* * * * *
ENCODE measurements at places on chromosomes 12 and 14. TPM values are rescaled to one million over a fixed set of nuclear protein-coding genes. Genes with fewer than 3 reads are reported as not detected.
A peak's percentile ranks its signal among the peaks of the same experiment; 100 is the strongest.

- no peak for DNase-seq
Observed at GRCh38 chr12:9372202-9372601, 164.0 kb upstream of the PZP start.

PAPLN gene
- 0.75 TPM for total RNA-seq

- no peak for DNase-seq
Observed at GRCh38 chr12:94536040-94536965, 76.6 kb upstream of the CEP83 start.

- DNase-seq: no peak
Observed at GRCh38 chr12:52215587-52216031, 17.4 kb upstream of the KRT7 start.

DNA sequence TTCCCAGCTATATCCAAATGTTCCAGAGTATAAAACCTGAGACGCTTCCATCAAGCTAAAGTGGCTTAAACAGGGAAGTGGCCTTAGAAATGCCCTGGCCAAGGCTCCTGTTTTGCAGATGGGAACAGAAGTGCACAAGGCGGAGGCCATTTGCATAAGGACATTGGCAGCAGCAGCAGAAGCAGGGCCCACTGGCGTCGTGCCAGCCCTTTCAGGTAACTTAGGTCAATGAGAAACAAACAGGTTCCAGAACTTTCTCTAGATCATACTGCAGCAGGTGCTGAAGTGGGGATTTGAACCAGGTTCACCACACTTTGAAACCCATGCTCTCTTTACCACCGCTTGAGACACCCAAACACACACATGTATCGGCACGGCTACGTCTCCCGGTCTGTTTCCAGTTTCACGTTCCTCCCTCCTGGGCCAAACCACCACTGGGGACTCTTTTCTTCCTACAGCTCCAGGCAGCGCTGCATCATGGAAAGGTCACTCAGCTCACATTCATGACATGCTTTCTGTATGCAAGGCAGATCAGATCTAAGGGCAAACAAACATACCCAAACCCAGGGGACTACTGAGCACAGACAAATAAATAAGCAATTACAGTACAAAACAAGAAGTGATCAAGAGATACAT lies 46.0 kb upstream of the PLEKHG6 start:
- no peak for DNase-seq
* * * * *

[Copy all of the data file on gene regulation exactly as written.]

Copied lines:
ENCODE measurements at places on chromosomes 12 and 14. TPM values are rescaled to one million over a fixed set of nuclear protein-coding genes. Genes with fewer than 3 reads are reported as not detected.
A peak's percentile ranks its signal among the peaks of the same experiment; 100 is the strongest.

- no peak for DNase-seq
Observed at GRCh38 chr12:9372202-9372601, 164.0 kb upstream of the PZP start.

PAPLN gene
- 0.75 TPM for total RNA-seq

- no peak for DNase-seq
Observed at GRCh38 chr12:94536040-94536965, 76.6 kb upstream of the CEP83 start.

- DNase-seq: no peak
Observed at GRCh38 chr12:52215587-52216031, 17.4 kb upstream of the KRT7 start.

DNA sequence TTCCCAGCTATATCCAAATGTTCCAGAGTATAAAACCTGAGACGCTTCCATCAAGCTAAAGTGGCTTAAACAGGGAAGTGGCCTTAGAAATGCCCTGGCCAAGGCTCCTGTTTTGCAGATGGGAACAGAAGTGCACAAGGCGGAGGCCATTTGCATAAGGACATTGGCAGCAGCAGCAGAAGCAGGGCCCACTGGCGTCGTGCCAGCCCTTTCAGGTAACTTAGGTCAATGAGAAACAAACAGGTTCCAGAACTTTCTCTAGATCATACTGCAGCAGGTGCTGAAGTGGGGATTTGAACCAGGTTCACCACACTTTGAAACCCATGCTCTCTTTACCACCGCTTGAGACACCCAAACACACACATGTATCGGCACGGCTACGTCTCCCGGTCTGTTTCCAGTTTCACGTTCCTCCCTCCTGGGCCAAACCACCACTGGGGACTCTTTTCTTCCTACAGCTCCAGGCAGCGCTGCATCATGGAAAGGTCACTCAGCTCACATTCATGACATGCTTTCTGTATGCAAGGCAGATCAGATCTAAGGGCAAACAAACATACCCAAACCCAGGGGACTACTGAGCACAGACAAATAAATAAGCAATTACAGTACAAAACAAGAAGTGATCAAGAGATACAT lies 46.0 kb upstream of the PLEKHG6 start:
- no peak for DNase-seq